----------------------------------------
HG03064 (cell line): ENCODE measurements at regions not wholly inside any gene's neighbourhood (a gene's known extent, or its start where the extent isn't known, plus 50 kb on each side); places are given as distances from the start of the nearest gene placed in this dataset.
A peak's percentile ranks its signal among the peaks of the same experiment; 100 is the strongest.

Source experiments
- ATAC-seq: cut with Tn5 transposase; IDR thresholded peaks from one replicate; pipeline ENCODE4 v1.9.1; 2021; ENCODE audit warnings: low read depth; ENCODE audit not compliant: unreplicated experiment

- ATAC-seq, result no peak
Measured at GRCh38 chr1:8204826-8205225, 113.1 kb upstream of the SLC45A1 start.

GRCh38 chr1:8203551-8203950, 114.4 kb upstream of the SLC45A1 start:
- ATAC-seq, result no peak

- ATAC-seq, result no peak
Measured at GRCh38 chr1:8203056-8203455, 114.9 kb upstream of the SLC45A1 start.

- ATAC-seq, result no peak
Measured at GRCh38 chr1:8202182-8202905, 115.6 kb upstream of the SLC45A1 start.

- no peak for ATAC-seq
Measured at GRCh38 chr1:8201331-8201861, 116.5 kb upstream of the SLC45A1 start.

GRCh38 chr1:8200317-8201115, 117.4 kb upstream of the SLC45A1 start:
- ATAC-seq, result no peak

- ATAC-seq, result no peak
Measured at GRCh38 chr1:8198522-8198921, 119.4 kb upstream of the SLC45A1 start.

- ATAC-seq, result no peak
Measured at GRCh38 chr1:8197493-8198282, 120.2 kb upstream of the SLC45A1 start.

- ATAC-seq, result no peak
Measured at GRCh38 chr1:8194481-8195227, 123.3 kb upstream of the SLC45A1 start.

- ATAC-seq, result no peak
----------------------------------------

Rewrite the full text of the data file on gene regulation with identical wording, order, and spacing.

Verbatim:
HG03064 (cell line): ENCODE measurements at regions not wholly inside any gene's neighbourhood (a gene's known extent, or its start where the extent isn't known, plus 50 kb on each side); places are given as distances from the start of the nearest gene placed in this dataset.
A peak's percentile ranks its signal among the peaks of the same experiment; 100 is the strongest.

Source experiments
- ATAC-seq: cut with Tn5 transposase; IDR thresholded peaks from one replicate; pipeline ENCODE4 v1.9.1; 2021; ENCODE audit warnings: low read depth; ENCODE audit not compliant: unreplicated experiment

- ATAC-seq, result no peak
Measured at GRCh38 chr1:8204826-8205225, 113.1 kb upstream of the SLC45A1 start.

GRCh38 chr1:8203551-8203950, 114.4 kb upstream of the SLC45A1 start:
- ATAC-seq, result no peak

- ATAC-seq, result no peak
Measured at GRCh38 chr1:8203056-8203455, 114.9 kb upstream of the SLC45A1 start.

- ATAC-seq, result no peak
Measured at GRCh38 chr1:8202182-8202905, 115.6 kb upstream of the SLC45A1 start.

- no peak for ATAC-seq
Measured at GRCh38 chr1:8201331-8201861, 116.5 kb upstream of the SLC45A1 start.

GRCh38 chr1:8200317-8201115, 117.4 kb upstream of the SLC45A1 start:
- ATAC-seq, result no peak

- ATAC-seq, result no peak
Measured at GRCh38 chr1:8198522-8198921, 119.4 kb upstream of the SLC45A1 start.

- ATAC-seq, result no peak
Measured at GRCh38 chr1:8197493-8198282, 120.2 kb upstream of the SLC45A1 start.

- ATAC-seq, result no peak
Measured at GRCh38 chr1:8194481-8195227, 123.3 kb upstream of the SLC45A1 start.

- ATAC-seq, result no peak